1. Hurricane

Hurricane 2018: What a veterinarian learned from Irma

Dr. Erick Mears is the Florida Medical Director for BluePearl Veterinary Partners. [BluePearl Veterinary Partners]
Dr. Erick Mears is the Florida Medical Director for BluePearl Veterinary Partners. [BluePearl Veterinary Partners]
Published May 11, 2018

They say you learn a lot about yourself during a crisis. But during Hurricane Irma last year, we also learned a lot about your pets.

HURRICANE GUIDE: Emergency information, tracking map and storm resources

Literally hundreds of dogs and cats came in to BluePearl Veterinary Partners' 24-hour animal hospitals in the Tampa Bay area during last year's hurricane and its aftermath.

So this year, as hurricane season approaches again, we're not just wondering what might happen if a big storm hits.

We know, because we just went through it.

Hurricane Irma taught us several lessons that apply to your pets, and I'd like to share a few of them so we can all be better prepared.


CHARLIE FRAGO: How to (barely) survive a week without power

COLLEEN WRIGHT: I took shelter from Irma. Here's what I learned.

WAVENEY ANN MOORE: How I took care of my mother during Irma

MOLLY MOORHEAD: How to hunker down when you're not evacuating

CAITLIN JOHNSTON: Evacuating? Drive tens of miles — not hundreds

At times, it seemed that our emergency rooms in Clearwater, Tampa, Brandon and Sarasota were filled with dogs who had been bitten by other dogs, and cats who also suffered dog bites. It makes sense when you think about it. As people evacuated along with their pets, they sometimes stayed with friends and relatives who had their own pets. One dog doesn't always realize another dog has been welcomed into the home, and that's when the snarling and snapping starts.

The lesson is: If you live in an evacuation zone, make your evacuation plan months in advance.

Choose to stay with friends or family where you and your pets will feel welcome.

Or at very least, supervise pets closely and consider keeping them in separate areas of the home you are visiting. Bringing a crate for your pet also can be helpful.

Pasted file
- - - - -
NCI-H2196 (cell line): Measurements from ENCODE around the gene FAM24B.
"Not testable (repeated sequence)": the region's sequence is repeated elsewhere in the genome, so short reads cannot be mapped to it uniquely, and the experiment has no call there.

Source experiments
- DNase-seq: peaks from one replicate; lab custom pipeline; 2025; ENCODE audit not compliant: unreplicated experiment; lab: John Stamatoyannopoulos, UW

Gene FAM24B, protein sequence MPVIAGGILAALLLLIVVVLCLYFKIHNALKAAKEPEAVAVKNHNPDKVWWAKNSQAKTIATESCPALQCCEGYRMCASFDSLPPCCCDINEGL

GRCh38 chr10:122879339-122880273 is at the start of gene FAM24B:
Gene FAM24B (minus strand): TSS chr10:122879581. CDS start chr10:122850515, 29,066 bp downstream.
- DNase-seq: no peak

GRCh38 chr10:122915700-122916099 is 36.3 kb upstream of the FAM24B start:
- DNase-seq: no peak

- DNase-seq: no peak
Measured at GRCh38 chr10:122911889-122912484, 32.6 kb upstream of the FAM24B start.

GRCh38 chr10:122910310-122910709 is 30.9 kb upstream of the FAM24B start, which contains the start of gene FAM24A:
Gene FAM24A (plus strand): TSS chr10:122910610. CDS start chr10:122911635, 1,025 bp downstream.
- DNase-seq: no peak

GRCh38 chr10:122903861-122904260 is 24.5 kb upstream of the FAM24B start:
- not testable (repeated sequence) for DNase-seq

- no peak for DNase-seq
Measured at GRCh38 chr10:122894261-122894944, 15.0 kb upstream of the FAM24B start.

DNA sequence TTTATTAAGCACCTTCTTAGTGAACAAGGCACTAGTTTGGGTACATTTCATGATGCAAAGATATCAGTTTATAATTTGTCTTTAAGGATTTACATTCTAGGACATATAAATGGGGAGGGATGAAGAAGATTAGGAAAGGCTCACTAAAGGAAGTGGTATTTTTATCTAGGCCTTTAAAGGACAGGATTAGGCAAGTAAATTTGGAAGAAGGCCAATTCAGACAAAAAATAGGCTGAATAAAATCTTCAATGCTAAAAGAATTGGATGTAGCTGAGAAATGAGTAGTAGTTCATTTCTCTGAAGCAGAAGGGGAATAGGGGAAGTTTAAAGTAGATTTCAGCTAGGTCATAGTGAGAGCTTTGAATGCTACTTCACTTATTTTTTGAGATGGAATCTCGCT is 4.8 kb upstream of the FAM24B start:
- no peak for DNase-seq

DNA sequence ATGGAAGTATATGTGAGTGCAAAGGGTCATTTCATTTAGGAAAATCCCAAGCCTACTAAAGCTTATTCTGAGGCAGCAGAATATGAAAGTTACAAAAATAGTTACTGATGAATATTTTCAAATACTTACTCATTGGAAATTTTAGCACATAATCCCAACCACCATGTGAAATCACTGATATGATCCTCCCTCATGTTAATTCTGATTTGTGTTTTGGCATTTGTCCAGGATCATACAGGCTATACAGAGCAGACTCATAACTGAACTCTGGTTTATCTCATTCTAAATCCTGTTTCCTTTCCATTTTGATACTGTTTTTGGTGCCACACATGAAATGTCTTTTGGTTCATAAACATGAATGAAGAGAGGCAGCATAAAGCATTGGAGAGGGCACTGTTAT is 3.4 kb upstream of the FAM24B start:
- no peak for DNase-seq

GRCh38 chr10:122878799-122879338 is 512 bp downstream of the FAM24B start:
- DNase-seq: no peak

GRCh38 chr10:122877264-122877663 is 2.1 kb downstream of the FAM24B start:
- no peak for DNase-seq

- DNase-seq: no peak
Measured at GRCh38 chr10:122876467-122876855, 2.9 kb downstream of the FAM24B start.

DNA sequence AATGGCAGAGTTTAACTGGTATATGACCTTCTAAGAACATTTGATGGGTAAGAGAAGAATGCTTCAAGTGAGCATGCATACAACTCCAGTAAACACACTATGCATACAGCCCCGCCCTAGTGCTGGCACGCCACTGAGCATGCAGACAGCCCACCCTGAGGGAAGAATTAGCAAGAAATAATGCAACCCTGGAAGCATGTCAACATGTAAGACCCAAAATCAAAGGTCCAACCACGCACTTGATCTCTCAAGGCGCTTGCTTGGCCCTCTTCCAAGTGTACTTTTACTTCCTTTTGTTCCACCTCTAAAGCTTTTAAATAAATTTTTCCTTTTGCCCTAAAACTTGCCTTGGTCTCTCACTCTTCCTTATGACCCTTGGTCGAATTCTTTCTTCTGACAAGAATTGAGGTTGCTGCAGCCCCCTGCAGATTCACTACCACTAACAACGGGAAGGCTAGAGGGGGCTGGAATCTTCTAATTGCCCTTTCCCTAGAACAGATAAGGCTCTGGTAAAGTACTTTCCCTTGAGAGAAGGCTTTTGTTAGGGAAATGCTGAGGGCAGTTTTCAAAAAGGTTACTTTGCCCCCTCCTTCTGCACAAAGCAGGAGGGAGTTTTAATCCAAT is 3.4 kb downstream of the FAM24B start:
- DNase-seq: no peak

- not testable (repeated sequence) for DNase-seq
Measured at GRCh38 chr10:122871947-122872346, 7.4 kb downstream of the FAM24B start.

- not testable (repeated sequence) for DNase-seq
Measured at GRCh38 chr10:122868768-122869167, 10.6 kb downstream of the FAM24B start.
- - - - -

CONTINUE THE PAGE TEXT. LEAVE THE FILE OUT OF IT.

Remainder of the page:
Forecasters predict an active Atlantic storm season

Heed Irma's lessons to protect your stuff

Gear up to gut it out. Prepare your kit now.

Don't wait for the storm to protect your pets

We treated a surprising number of dogs and cats for urinary obstructions, a serious and sometimes life-threatening condition. But why would this happen during a hurricane?

Because when you're boarding up windows and trying to escape a dangerous storm, it's easy to overlook something as mundane as setting out your pet's water bowl.

Plus, all that activity is likely to stress out your pets. Stress plus dehydration make pets more susceptible to urinary issues including blockages.

The lesson is: Keep your pets eating and drinking normally.

Power will go out during a hurricane — that's a given. But power outages can make it hard for a veterinary hospital to retrieve computerized records.

And because a veterinary ER may not have previously treated your dog or cat, the staff will want to know as much as possible about your pet's medical history.

The lesson is: Keep a copy of your pets' most recent medical records, as well as the original bottles for their prescription medications.

By the way, this is always a good idea, not just during hurricanes. It's especially helpful when traveling.

My last point is not really a lesson from this hurricane — it's just common sense.

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The lesson is: Keep yourself safe.

Please obey all evacuation orders. Get yourself to a secure location long before the storm hits.

Because if you haven't kept yourself safe, your pets aren't going to be safe either.

Dr. Erick Mears is the Florida Medical Director for BluePearl Veterinary Partners.